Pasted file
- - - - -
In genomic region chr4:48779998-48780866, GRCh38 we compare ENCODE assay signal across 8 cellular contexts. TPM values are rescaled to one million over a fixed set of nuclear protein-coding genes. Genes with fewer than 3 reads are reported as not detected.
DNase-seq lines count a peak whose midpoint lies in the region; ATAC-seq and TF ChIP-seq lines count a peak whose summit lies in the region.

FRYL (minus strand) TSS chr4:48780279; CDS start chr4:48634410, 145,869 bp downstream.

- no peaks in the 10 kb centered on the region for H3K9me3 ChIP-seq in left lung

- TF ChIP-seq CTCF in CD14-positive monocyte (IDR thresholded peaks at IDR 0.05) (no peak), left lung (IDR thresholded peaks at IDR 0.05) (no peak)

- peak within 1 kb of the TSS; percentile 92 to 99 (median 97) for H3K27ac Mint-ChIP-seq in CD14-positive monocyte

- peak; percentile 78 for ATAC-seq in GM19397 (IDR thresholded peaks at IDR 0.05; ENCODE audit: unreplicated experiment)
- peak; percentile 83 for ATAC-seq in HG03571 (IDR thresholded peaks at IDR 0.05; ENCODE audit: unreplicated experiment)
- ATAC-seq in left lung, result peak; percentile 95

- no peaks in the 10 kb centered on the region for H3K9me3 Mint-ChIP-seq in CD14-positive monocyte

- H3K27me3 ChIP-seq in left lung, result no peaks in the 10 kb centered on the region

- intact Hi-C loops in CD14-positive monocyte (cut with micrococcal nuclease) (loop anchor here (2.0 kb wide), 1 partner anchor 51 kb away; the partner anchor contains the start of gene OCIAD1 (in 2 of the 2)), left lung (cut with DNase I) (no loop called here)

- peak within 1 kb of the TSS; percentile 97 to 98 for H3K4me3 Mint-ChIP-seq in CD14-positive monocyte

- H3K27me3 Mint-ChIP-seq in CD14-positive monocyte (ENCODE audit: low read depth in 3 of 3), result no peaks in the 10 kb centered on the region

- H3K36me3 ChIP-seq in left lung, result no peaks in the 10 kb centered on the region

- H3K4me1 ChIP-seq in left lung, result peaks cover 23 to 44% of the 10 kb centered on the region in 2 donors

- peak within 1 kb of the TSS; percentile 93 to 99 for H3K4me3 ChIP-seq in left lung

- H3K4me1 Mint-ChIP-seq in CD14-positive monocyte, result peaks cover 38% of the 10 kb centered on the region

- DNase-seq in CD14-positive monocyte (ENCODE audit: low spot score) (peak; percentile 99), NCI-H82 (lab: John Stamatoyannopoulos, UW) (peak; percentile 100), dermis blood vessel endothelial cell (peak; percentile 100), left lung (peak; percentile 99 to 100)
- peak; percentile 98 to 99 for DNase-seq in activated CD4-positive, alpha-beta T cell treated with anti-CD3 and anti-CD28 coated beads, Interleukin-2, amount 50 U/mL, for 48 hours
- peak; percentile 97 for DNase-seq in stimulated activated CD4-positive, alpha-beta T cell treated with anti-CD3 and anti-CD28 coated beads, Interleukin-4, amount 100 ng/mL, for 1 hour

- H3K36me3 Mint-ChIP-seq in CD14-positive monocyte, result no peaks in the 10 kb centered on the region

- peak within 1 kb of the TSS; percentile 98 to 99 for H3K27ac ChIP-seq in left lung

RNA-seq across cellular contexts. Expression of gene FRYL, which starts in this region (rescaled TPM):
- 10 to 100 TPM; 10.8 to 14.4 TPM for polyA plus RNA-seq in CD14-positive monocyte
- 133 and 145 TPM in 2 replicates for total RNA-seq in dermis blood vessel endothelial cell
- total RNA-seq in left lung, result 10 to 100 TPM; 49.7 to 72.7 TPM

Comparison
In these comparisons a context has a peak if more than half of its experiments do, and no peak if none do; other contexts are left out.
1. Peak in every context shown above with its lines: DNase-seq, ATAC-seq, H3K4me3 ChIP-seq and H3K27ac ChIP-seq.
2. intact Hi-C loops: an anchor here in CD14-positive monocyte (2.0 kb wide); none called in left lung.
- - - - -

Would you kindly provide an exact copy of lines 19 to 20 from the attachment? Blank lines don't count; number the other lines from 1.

- DNase-seq in CD14-positive monocyte (ENCODE audit: low spot score) (peak; percentile 99), NCI-H82 (lab: John Stamatoyannopoulos, UW) (peak; percentile 100), dermis blood vessel endothelial cell (peak; percentile 100), left lung (peak; percentile 99 to 100)
- peak; percentile 98 to 99 for DNase-seq in activated CD4-positive, alpha-beta T cell treated with anti-CD3 and anti-CD28 coated beads, Interleukin-2, amount 50 U/mL, for 48 hours